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Title: The ecological and evolutionary responses of groups of species to environmental change
Author: Lawrence, Diane Louise
Awarding Body: Imperial College London
Current Institution: Imperial College London
Date of Award: 2013
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The natural environment is being altered by anthropogenic activity at an unprecedented rate. The effects of climate change and damage caused by other human activities show little sign of decelerating. The ubiquity of the forecast changes means that all species are likely to face alterations in their environment and consequently may have to migrate or adapt to avoid extinction. Yet, as species respond they may initiate additional ecological changes, creating further selection pressures on species they interact with. Research has shown that ecological and evolutionary dynamics such as these occur on the same time-scale and produce dynamics that cannot be explained if evolution is ignored. Thus, to understand and predict how species will respond to environmental change, it is important to consider both ecology and evolution and the feedback between them. In this thesis I investigate the ecological and evolutionary responses of groups of species to a number of environmental changes using experimental evolution with naturally co-occurring bacteria and mathematical modelling. After reviewing and introducing the field in Chapter 1, in Chapter 2 I investigate the effect of species diversity on evolution to a novel environment. In Chapters 3 and 4 I report on the results of a field experiment in which I manipulated immigration into diverse microbial communities while exposing them to experimental warming. Specifically, in Chapter 3 I investigate how warming and immigration affect local adaptation and also whether the local adaptation of the community is predictable from that of component species and in Chapter 4 I discuss the impact of warming on predictability. Finally, in Chapter 5 I use mathematical modelling to explore how species' evolutionary responses to stress affect their interspecific interactions. My research places particular emphasis on the importance of species interactions to evolution and, furthermore, how these changes in biotic interactions affect ecosystem functioning.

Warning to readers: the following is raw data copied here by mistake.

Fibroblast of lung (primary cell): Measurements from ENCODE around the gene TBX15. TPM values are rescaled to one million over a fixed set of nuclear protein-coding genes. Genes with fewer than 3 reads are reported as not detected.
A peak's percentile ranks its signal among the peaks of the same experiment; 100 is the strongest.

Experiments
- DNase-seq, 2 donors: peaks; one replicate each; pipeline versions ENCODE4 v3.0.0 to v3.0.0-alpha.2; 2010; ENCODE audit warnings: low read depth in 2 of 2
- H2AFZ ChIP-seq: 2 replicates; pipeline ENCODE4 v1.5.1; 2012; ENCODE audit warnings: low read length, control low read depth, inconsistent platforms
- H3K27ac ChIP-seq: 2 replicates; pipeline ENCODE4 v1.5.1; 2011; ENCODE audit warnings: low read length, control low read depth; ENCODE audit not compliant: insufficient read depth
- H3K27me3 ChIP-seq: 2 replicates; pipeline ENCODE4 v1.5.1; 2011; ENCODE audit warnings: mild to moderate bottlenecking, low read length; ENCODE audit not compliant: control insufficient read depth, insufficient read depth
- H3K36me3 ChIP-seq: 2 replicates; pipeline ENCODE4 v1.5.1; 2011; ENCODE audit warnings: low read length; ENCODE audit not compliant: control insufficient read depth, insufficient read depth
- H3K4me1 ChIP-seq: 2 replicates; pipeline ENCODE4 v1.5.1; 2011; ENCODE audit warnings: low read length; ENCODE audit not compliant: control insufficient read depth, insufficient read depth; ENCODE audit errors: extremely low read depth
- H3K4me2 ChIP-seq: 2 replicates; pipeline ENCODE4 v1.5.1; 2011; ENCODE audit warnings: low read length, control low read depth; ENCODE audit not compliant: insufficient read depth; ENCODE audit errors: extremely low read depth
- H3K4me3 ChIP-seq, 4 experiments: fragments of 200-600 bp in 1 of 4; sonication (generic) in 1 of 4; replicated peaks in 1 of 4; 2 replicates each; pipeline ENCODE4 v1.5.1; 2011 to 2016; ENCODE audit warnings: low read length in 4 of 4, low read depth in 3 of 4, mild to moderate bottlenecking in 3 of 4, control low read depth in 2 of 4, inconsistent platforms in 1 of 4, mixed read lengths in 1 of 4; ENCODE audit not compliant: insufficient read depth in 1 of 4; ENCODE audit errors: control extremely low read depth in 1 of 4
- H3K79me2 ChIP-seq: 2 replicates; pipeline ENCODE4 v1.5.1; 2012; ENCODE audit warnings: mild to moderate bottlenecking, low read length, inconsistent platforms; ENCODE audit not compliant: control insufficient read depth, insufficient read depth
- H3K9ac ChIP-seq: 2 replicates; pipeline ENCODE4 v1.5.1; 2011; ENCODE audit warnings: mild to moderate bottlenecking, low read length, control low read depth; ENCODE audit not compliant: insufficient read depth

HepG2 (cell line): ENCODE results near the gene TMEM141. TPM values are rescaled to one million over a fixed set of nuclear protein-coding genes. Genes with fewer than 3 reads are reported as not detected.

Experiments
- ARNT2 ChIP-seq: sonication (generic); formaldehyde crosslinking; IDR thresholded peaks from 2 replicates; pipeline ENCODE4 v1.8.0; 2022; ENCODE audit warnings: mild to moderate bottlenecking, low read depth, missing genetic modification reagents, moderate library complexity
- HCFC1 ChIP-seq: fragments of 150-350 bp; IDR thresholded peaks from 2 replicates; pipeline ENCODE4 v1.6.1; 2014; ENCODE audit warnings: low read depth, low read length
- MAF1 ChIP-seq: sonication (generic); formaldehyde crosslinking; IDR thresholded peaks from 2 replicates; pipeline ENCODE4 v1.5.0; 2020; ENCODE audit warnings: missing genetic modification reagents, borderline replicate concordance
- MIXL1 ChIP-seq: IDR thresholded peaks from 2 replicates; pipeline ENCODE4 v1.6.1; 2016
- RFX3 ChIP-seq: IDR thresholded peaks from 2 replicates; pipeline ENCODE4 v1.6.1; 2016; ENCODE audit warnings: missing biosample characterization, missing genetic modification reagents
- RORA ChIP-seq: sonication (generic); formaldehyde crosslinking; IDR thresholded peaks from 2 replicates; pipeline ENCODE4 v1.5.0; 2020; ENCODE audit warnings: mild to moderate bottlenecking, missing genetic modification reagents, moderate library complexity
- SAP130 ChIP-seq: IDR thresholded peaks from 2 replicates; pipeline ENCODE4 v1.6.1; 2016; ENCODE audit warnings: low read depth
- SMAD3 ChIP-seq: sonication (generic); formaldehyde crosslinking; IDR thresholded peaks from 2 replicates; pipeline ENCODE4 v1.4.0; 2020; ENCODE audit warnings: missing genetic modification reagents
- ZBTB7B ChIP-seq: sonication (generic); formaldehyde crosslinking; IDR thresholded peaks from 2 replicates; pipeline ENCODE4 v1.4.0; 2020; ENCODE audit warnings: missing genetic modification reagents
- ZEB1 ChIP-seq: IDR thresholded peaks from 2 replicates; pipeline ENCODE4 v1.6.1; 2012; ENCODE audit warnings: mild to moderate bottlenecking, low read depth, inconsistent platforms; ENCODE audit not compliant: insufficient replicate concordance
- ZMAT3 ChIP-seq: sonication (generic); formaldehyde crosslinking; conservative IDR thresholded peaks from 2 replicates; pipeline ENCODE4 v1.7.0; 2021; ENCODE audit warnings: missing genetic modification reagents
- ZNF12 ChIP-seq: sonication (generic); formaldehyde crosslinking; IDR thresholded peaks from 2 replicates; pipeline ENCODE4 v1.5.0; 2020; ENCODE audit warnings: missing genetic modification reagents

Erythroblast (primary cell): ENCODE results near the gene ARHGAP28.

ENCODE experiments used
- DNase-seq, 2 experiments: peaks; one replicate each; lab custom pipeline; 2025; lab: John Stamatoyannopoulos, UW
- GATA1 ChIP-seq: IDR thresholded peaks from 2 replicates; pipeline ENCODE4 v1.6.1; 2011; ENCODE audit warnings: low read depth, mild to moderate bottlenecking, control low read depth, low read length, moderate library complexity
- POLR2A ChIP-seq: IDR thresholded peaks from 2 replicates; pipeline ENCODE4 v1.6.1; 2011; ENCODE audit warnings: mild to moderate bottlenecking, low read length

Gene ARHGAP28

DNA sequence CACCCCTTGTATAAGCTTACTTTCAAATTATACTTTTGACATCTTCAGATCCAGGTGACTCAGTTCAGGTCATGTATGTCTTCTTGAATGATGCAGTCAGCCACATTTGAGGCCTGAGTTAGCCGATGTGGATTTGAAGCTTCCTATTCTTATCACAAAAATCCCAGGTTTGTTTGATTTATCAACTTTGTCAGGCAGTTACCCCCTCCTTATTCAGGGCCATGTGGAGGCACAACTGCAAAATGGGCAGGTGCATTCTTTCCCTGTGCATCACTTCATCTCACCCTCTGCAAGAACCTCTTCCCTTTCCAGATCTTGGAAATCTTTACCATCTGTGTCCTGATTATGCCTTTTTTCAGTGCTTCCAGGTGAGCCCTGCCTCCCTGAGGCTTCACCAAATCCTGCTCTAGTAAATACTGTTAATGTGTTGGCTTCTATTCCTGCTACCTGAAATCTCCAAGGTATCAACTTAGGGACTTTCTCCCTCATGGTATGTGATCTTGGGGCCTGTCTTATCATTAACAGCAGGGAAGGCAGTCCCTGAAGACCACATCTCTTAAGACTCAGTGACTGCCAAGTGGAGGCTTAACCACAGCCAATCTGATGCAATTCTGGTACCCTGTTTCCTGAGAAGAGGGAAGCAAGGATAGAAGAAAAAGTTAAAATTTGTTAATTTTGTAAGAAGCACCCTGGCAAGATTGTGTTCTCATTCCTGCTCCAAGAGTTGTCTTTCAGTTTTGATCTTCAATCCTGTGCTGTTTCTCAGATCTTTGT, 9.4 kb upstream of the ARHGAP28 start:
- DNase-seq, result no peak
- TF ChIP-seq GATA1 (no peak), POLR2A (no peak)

Supervisor: Barraclough, Tim Sponsor: Imperial College London
Qualification Name: Thesis (Ph.D.) Qualification Level: Doctoral